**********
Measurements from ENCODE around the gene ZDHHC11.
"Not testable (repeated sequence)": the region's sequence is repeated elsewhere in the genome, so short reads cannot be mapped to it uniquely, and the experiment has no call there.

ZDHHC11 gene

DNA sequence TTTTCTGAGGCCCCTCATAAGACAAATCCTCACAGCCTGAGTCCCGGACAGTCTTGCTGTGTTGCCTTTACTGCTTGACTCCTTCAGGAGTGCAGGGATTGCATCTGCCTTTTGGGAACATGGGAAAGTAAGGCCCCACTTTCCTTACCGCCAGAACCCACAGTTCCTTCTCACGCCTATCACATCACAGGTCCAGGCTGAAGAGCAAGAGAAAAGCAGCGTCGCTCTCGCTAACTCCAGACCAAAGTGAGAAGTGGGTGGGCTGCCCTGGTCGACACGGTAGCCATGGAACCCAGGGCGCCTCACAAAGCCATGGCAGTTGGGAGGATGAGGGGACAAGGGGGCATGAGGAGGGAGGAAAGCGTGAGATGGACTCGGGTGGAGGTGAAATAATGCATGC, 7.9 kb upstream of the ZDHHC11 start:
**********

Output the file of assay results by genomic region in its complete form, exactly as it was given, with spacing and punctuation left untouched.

Measurements from ENCODE around the gene ZDHHC11.
"Not testable (repeated sequence)": the region's sequence is repeated elsewhere in the genome, so short reads cannot be mapped to it uniquely, and the experiment has no call there.

ZDHHC11 gene

DNA sequence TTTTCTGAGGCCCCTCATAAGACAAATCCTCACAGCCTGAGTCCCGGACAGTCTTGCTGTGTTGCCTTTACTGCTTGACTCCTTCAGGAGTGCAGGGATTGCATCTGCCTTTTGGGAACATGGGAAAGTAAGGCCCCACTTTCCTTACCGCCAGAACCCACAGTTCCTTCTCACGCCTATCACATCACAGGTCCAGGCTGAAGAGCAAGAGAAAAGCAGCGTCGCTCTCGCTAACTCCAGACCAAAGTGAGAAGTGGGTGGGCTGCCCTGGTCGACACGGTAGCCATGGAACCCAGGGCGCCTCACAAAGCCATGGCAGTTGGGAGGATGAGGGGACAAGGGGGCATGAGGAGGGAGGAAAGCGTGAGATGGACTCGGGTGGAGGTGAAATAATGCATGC, 7.9 kb upstream of the ZDHHC11 start: